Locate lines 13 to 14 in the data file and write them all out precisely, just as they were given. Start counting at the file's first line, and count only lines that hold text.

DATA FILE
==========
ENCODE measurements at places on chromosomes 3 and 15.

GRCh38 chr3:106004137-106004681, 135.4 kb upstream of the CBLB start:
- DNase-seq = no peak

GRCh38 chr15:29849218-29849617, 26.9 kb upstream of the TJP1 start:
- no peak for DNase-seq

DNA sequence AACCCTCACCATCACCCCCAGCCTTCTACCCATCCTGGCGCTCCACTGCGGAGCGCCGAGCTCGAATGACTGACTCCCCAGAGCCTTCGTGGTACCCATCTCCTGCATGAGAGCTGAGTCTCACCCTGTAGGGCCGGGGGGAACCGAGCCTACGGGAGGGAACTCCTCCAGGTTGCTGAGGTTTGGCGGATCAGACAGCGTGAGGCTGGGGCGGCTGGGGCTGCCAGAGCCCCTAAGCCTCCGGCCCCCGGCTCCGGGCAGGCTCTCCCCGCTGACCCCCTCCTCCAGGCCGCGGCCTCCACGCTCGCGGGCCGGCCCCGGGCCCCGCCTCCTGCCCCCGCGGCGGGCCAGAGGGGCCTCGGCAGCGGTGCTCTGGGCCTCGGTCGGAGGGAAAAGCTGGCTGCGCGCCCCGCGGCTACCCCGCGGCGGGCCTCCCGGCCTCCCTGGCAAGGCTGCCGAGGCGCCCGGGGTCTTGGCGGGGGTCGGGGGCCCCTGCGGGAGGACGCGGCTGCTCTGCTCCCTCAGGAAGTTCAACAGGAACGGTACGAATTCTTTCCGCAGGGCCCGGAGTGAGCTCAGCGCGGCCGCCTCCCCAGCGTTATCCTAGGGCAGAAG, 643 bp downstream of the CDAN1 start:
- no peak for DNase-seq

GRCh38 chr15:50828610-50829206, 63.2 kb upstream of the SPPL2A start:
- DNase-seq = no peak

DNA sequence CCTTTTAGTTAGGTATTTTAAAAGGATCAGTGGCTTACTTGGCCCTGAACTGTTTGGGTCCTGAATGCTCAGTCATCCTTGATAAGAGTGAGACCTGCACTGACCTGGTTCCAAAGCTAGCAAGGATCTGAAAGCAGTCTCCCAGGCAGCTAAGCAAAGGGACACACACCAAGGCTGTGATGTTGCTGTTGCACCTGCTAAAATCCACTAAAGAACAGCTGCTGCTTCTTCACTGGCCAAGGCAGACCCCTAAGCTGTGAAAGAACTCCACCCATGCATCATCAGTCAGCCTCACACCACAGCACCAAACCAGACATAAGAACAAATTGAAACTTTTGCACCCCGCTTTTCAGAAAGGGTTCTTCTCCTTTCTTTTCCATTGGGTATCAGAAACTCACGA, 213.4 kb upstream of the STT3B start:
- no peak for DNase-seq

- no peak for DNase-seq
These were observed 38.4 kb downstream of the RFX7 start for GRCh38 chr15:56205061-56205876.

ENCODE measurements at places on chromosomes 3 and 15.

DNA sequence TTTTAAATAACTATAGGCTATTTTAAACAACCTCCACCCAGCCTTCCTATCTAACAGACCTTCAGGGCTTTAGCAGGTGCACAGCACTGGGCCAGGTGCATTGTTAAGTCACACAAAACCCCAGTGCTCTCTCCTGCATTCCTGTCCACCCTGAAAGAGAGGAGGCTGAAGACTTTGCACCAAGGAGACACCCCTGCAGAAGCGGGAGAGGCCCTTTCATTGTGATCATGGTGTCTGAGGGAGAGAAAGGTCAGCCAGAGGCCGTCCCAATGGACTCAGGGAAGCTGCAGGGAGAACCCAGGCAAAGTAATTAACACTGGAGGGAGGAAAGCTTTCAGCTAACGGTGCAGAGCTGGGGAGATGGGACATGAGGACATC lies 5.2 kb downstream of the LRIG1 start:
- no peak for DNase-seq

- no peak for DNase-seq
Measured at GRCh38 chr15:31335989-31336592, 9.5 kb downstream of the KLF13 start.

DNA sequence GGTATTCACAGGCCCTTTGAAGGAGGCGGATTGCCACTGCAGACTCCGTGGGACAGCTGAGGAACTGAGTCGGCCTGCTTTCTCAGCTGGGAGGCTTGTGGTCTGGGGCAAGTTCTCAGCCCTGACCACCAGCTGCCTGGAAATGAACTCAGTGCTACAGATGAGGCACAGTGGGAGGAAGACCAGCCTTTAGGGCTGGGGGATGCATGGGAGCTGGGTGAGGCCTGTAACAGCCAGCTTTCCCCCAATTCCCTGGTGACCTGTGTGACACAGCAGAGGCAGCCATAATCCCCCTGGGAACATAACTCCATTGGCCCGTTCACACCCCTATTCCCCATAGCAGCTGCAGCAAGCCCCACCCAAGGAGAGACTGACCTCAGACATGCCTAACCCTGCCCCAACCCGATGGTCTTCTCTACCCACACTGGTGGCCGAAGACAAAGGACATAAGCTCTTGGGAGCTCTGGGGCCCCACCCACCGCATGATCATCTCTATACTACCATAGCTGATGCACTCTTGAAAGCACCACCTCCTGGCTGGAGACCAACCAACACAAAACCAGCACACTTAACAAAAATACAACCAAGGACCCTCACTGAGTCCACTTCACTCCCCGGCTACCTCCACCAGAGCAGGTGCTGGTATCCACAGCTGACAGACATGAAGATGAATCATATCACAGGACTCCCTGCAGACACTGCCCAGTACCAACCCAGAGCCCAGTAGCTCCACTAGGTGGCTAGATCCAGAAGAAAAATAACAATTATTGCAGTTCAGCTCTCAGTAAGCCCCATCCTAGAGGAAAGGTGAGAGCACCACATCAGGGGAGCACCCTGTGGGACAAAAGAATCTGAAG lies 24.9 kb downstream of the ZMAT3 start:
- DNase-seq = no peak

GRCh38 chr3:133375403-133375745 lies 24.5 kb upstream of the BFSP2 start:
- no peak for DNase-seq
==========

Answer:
These were observed 38.4 kb downstream of the RFX7 start for GRCh38 chr15:56205061-56205876.

ENCODE measurements at places on chromosomes 3 and 15.